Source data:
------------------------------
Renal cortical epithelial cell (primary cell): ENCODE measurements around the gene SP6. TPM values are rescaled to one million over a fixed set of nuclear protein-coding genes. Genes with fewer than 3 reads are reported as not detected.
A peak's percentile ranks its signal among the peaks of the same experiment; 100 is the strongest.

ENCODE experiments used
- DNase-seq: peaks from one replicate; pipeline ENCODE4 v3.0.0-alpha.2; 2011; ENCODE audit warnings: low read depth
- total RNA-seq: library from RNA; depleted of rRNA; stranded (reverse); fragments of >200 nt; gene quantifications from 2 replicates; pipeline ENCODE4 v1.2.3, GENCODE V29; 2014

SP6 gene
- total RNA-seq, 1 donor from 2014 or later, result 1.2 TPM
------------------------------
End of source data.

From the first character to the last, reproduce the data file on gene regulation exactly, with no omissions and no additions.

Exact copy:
Renal cortical epithelial cell (primary cell): ENCODE measurements around the gene SP6. TPM values are rescaled to one million over a fixed set of nuclear protein-coding genes. Genes with fewer than 3 reads are reported as not detected.
A peak's percentile ranks its signal among the peaks of the same experiment; 100 is the strongest.

ENCODE experiments used
- DNase-seq: peaks from one replicate; pipeline ENCODE4 v3.0.0-alpha.2; 2011; ENCODE audit warnings: low read depth
- total RNA-seq: library from RNA; depleted of rRNA; stranded (reverse); fragments of >200 nt; gene quantifications from 2 replicates; pipeline ENCODE4 v1.2.3, GENCODE V29; 2014

SP6 gene
- total RNA-seq, 1 donor from 2014 or later, result 1.2 TPM